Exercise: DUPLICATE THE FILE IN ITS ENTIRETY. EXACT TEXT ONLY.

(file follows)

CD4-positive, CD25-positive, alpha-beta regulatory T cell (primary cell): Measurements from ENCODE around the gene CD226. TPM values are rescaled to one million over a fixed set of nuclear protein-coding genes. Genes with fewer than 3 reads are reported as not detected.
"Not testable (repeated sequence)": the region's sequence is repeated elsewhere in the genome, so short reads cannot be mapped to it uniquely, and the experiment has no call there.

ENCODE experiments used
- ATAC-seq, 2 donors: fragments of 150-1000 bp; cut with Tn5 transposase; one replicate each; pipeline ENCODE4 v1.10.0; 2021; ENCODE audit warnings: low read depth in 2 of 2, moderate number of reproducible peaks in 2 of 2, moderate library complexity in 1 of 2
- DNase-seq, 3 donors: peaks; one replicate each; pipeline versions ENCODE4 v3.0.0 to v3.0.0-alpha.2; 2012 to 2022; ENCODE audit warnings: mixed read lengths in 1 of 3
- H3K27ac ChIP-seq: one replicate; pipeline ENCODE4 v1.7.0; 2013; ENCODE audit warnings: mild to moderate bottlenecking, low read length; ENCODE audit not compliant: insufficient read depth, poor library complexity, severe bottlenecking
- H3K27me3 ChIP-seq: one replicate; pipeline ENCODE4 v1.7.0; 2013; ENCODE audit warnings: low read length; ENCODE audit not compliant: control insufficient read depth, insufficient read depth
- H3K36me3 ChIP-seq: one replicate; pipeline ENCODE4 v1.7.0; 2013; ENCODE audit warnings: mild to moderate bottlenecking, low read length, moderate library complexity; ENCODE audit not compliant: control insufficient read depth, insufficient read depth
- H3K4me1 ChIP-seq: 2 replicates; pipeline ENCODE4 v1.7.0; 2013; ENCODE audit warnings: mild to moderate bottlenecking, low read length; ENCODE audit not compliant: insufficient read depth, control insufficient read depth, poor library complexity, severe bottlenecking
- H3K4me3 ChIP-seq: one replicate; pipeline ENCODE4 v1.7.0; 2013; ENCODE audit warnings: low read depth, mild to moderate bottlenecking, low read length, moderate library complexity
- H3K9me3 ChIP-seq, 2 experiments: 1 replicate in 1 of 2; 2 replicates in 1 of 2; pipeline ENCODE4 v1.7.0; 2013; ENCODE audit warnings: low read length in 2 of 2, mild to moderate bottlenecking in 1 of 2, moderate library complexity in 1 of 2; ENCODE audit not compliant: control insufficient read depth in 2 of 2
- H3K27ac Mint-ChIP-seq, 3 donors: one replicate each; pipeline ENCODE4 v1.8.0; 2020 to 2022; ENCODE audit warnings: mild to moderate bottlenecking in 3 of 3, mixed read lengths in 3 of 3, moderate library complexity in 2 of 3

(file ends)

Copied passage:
CD4-positive, CD25-positive, alpha-beta regulatory T cell (primary cell): Measurements from ENCODE around the gene CD226. TPM values are rescaled to one million over a fixed set of nuclear protein-coding genes. Genes with fewer than 3 reads are reported as not detected.
"Not testable (repeated sequence)": the region's sequence is repeated elsewhere in the genome, so short reads cannot be mapped to it uniquely, and the experiment has no call there.

ENCODE experiments used
- ATAC-seq, 2 donors: fragments of 150-1000 bp; cut with Tn5 transposase; one replicate each; pipeline ENCODE4 v1.10.0; 2021; ENCODE audit warnings: low read depth in 2 of 2, moderate number of reproducible peaks in 2 of 2, moderate library complexity in 1 of 2
- DNase-seq, 3 donors: peaks; one replicate each; pipeline versions ENCODE4 v3.0.0 to v3.0.0-alpha.2; 2012 to 2022; ENCODE audit warnings: mixed read lengths in 1 of 3
- H3K27ac ChIP-seq: one replicate; pipeline ENCODE4 v1.7.0; 2013; ENCODE audit warnings: mild to moderate bottlenecking, low read length; ENCODE audit not compliant: insufficient read depth, poor library complexity, severe bottlenecking
- H3K27me3 ChIP-seq: one replicate; pipeline ENCODE4 v1.7.0; 2013; ENCODE audit warnings: low read length; ENCODE audit not compliant: control insufficient read depth, insufficient read depth
- H3K36me3 ChIP-seq: one replicate; pipeline ENCODE4 v1.7.0; 2013; ENCODE audit warnings: mild to moderate bottlenecking, low read length, moderate library complexity; ENCODE audit not compliant: control insufficient read depth, insufficient read depth
- H3K4me1 ChIP-seq: 2 replicates; pipeline ENCODE4 v1.7.0; 2013; ENCODE audit warnings: mild to moderate bottlenecking, low read length; ENCODE audit not compliant: insufficient read depth, control insufficient read depth, poor library complexity, severe bottlenecking
- H3K4me3 ChIP-seq: one replicate; pipeline ENCODE4 v1.7.0; 2013; ENCODE audit warnings: low read depth, mild to moderate bottlenecking, low read length, moderate library complexity
- H3K9me3 ChIP-seq, 2 experiments: 1 replicate in 1 of 2; 2 replicates in 1 of 2; pipeline ENCODE4 v1.7.0; 2013; ENCODE audit warnings: low read length in 2 of 2, mild to moderate bottlenecking in 1 of 2, moderate library complexity in 1 of 2; ENCODE audit not compliant: control insufficient read depth in 2 of 2
- H3K27ac Mint-ChIP-seq, 3 donors: one replicate each; pipeline ENCODE4 v1.8.0; 2020 to 2022; ENCODE audit warnings: mild to moderate bottlenecking in 3 of 3, mixed read lengths in 3 of 3, moderate library complexity in 2 of 3